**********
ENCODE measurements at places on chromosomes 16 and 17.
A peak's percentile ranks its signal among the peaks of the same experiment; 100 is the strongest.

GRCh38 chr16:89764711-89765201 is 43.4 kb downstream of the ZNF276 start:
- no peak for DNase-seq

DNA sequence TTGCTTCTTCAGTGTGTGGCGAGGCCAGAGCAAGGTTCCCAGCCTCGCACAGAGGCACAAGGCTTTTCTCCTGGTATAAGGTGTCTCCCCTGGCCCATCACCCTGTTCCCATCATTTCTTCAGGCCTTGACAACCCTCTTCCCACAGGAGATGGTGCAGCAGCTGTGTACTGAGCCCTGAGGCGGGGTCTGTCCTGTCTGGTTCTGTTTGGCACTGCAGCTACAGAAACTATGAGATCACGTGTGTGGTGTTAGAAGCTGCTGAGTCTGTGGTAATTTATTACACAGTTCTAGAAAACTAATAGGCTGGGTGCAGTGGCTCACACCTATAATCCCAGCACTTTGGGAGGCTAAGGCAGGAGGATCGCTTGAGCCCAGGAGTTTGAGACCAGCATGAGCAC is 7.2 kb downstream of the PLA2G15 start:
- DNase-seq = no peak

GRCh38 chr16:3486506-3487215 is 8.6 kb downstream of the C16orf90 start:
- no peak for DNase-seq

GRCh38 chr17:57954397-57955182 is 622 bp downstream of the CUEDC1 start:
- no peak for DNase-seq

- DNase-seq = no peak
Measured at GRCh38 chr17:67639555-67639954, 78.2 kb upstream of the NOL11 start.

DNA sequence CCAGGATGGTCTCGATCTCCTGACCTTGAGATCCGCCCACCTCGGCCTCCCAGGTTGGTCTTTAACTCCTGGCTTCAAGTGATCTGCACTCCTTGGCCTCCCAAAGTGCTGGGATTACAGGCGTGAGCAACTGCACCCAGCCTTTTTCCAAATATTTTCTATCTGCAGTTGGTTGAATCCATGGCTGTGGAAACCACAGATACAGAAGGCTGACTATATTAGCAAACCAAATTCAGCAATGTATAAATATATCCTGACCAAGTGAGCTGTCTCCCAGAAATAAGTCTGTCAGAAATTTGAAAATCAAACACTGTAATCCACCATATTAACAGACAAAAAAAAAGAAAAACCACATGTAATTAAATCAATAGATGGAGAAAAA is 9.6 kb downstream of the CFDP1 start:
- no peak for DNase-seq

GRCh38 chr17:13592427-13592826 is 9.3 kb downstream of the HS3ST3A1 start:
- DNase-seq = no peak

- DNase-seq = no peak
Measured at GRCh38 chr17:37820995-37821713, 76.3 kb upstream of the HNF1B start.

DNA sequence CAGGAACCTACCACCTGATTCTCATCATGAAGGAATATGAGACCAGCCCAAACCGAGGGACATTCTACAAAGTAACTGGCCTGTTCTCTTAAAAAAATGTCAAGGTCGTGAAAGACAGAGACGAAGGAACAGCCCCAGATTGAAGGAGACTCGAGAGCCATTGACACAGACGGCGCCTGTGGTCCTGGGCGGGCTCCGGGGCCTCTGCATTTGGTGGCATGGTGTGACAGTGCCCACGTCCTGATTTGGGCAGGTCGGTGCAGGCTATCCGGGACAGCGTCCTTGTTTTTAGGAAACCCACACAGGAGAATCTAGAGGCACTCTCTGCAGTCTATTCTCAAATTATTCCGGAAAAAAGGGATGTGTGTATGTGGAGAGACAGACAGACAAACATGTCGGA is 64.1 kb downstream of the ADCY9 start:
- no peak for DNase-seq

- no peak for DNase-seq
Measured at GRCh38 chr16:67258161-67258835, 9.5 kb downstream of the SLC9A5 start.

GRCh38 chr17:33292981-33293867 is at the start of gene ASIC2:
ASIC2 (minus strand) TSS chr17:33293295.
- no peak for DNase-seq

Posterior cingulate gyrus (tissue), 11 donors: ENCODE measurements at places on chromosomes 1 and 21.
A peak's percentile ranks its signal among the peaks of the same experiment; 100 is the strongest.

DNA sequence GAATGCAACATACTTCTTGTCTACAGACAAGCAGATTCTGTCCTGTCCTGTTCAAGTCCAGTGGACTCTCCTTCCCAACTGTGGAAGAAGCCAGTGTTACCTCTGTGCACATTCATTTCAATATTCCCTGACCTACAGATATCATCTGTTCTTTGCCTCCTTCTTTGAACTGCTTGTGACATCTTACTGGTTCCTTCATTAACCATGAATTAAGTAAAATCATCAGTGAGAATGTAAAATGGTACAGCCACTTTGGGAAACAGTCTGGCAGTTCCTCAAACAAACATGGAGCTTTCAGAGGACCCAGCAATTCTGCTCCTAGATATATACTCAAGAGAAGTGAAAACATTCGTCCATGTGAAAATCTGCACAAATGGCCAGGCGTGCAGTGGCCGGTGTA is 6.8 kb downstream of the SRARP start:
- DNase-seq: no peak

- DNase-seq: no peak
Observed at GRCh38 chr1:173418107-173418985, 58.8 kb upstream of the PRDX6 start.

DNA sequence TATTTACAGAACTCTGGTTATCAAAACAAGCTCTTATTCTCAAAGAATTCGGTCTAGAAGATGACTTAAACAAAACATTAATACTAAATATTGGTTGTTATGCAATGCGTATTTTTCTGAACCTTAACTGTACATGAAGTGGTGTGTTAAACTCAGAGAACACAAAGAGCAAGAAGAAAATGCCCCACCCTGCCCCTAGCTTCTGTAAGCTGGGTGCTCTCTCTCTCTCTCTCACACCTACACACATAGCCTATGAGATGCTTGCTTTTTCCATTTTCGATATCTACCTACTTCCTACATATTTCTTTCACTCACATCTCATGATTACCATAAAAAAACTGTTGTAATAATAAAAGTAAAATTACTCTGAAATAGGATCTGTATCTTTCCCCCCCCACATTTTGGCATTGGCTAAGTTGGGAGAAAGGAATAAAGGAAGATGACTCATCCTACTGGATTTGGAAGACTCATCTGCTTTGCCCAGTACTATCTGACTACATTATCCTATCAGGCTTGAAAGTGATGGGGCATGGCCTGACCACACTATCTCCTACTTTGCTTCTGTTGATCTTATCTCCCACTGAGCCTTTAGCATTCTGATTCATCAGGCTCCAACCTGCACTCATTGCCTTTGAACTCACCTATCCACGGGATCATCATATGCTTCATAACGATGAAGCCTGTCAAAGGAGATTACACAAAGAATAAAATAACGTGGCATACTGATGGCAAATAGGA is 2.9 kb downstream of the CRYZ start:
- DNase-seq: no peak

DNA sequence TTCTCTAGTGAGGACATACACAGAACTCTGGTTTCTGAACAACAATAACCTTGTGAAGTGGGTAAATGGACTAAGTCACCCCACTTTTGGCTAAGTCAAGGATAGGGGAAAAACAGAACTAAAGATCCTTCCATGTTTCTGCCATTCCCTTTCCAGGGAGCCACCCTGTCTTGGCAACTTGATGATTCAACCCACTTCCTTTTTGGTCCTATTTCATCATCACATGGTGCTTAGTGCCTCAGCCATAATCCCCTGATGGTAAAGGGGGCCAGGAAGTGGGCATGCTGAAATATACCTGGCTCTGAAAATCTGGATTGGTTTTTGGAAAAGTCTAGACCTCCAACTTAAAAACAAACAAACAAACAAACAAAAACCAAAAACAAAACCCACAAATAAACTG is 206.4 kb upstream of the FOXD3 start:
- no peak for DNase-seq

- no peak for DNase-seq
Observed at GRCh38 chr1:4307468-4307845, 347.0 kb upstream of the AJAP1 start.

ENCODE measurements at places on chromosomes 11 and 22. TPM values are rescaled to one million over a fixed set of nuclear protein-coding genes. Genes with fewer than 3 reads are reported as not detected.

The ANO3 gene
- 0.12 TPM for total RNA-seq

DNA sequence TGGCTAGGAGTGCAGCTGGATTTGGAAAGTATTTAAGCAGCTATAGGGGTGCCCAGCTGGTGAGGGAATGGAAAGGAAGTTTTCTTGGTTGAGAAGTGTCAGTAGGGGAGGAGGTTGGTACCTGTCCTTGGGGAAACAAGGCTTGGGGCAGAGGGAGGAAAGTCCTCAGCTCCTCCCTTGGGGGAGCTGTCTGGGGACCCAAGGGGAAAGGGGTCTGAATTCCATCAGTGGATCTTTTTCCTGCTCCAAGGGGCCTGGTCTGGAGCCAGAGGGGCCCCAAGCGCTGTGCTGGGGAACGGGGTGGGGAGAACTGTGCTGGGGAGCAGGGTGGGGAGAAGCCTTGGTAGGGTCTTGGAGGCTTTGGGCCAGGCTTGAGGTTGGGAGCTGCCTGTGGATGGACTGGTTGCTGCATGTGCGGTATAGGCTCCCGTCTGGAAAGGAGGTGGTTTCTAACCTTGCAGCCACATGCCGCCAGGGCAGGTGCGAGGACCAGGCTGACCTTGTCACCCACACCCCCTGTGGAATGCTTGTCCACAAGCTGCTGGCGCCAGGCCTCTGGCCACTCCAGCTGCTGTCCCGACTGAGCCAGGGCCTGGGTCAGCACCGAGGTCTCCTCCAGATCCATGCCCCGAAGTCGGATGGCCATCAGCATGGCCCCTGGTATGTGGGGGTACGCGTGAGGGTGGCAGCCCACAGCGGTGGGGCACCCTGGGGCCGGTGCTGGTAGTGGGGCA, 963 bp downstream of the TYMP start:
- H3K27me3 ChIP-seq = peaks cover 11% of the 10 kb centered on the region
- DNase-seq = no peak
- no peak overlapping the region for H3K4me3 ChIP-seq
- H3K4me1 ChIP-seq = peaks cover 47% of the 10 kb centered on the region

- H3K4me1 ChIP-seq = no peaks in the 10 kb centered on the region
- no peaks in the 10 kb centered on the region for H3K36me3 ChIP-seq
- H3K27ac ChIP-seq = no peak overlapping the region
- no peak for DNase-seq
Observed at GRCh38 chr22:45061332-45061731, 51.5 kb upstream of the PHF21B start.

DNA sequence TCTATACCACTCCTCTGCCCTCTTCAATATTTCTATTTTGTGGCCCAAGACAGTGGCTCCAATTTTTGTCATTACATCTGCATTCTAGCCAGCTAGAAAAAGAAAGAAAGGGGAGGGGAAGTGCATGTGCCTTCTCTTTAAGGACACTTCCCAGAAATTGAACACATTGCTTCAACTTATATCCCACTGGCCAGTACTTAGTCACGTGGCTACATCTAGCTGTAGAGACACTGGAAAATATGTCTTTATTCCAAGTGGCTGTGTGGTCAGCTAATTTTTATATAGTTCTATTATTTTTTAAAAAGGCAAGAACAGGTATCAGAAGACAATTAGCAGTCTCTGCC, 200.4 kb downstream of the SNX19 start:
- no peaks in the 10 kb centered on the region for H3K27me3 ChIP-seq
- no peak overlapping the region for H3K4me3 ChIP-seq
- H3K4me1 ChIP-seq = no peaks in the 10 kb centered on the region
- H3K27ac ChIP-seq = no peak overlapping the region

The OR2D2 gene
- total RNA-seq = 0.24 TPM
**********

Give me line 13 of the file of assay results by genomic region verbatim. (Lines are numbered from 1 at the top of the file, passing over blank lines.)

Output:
DNA sequence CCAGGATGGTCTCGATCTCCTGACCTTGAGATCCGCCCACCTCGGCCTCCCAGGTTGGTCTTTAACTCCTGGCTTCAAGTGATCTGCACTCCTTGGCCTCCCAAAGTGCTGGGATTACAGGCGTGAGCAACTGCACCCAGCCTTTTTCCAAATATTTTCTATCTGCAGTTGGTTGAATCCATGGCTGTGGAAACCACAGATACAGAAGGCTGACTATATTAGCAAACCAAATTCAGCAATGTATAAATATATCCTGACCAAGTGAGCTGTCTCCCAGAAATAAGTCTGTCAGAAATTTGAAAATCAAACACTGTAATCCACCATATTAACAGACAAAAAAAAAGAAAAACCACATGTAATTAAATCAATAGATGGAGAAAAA is 9.6 kb downstream of the CFDP1 start: